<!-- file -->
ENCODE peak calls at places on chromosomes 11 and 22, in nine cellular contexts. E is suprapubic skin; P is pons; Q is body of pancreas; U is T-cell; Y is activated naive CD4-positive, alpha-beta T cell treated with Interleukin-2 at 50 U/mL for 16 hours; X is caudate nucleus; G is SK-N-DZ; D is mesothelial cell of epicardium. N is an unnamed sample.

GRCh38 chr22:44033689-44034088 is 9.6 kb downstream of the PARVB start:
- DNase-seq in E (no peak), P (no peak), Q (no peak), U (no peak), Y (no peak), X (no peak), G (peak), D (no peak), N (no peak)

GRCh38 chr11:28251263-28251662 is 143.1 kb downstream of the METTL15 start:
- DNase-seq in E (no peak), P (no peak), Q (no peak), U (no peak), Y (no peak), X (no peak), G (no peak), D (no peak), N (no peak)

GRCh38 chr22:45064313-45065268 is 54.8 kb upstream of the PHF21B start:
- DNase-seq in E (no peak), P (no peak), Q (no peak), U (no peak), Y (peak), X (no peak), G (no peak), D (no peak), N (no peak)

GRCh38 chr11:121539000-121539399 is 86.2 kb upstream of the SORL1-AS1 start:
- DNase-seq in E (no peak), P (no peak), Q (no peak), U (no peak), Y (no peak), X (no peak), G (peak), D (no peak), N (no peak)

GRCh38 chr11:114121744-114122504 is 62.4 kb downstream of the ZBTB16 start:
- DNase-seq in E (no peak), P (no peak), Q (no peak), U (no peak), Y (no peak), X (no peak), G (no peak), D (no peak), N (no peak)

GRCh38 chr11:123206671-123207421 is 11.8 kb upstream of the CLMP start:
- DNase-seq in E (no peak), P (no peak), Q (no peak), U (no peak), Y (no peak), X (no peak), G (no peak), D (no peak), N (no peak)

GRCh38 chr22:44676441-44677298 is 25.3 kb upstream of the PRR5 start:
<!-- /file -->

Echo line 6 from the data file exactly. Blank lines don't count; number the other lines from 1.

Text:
GRCh38 chr22:45064313-45065268 is 54.8 kb upstream of the PHF21B start: